About My Health Careers Internship MedBlogs Contact us
Medindia LOGIN REGISTER
Advertisement

Ammonia Emissions by Seabirds Contributing to Atmospheric Acidity

by Tanya Thomas on September 25, 2008 at 9:25 AM
Font : A-A+

 Ammonia Emissions by Seabirds Contributing to Atmospheric Acidity

Nutrient enrichment (eutrophication) and acidification in ecosystems have increased due to ammonia emissions from seabirds. Isolated coastal ecosystems benefit considerably from these emissions as they have proved to be significant sources of nitrogen.

While most ammonia emissions originate from domesticated animals such as poultry and pigs, seabirds are the most significant emitters of ammonia to the atmosphere in remote regions.

Advertisement

A recent study, "Temporal variation in atmospheric ammonia concentrations above seabird colonies", has shown how emissions may vary between seabird species, with a higher proportion of ammonia volatilized from bare ground nesting birds compared to burrow nesters.

Seabird populations are fluctuating, with some species increasing as others undergo dramatic declines.

This has a significant effect on seabird-mediated marine to terrestrial nutrient flow-and atmospheric acidification.
Advertisement

Lead author, Dr.Trevor Blackall believes that the "results presented in this paper will help scientists to predict the likely changing contributions of seabirds to atmospheric emissions of ammonia."

"The findings will help further understanding of the effects of biodiversity loss and climate change on ecosystem function," said Dr Blackall.

According to Chief Editor Peter Brimblecombe, this study is "fascinating in the context that birds excrete uric acid unlike mammals, where excreted urea is readily converted to ammonia. Ammonia is the only major alkaline gas in the atmosphere and has a major effect on atmospheric acidity. This work uncovers a potentially large biological source of ammonia."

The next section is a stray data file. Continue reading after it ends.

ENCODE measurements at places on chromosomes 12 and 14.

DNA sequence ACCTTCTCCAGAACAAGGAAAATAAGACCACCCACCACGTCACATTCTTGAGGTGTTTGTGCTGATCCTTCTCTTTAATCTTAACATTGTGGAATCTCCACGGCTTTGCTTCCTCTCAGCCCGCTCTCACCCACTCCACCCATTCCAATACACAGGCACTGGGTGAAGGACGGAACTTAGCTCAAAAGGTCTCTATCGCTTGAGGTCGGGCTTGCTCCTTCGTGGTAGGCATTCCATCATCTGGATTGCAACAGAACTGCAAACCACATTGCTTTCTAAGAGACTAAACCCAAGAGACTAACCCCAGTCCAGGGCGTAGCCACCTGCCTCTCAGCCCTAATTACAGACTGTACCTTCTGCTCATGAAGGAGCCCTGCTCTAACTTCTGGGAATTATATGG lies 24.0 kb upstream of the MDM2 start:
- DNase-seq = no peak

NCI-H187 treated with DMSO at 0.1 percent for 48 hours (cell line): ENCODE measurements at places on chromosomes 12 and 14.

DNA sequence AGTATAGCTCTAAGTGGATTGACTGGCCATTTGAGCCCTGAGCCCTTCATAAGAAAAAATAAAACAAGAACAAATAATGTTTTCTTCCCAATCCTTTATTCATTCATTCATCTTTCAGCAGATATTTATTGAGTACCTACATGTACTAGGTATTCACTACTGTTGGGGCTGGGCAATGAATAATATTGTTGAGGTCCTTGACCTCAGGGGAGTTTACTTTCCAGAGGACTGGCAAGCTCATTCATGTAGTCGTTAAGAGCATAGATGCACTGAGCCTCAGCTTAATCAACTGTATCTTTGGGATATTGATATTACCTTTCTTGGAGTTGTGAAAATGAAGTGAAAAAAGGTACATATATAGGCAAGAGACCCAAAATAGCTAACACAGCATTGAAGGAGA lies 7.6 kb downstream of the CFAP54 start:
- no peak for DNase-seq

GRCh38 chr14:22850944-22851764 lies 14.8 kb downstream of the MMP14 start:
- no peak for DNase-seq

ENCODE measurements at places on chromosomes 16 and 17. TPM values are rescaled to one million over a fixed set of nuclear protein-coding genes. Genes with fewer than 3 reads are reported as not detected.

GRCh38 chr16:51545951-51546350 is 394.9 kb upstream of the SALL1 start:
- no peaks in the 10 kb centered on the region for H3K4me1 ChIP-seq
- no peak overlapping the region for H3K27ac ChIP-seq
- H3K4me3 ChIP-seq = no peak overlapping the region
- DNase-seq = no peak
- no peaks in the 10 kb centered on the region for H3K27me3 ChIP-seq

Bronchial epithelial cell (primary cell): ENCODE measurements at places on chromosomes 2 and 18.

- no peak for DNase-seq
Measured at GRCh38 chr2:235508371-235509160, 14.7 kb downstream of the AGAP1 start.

"The results should be of interest not only to scientists, but to the wider public, in particular people with ornithological interests," emphasized Elsevier publisher Friso Veenstra.

Source: ANI
TAN/M
Advertisement

Advertisement
News A-Z
A B C D E F G H I J K L M N O P Q R S T U V W X Y Z
News Category
What's New on Medindia
Contraceptive Pills in Polycystic Ovary Syndrome (PCOS) Curtail Type 2 Diabetes Risk
Mushroom May Help Cut Down the Odds of Developing Depression
How to Battle Boredom during COVID
View all

Medindia Newsletters Subscribe to our Free Newsletters!
Terms & Conditions and Privacy Policy.

More News on:
Acidity 

Recommended Reading
Coral Ecosystems may Vanish by 2010 Warn Scientists
As oceans become more acidic a new research says that coral ecosystems may start to vanish by the .....
Steeper Cuts in Carbon Emissions to Curb Acidification of Oceans
Chemical oceanographers have warned that human emissions of carbon dioxide have also begun to alter ...
Nitrogen Control Fails to Clean Up Polluted Lakes
Researchers have realized that the process of nitrogen control may not be the answer to controlling ...
Dire Future Predicted for Europe's 4 Seas
A 2.5 million Euro research project, 'European Lifestyles and Marine Ecosystems', has predicted a .....
Acidity
Acidity and dyspepsia is excessive acid production in the stomach causing heartburn and acid reflux....

Disclaimer - All information and content on this site are for information and educational purposes only. The information should not be used for either diagnosis or treatment or both for any health related problem or disease. Always seek the advice of a qualified physician for medical diagnosis and treatment. Full Disclaimer

© All Rights Reserved 1997 - 2021

This site uses cookies to deliver our services. By using our site, you acknowledge that you have read and understand our Cookie Policy, Privacy Policy, and our Terms of Use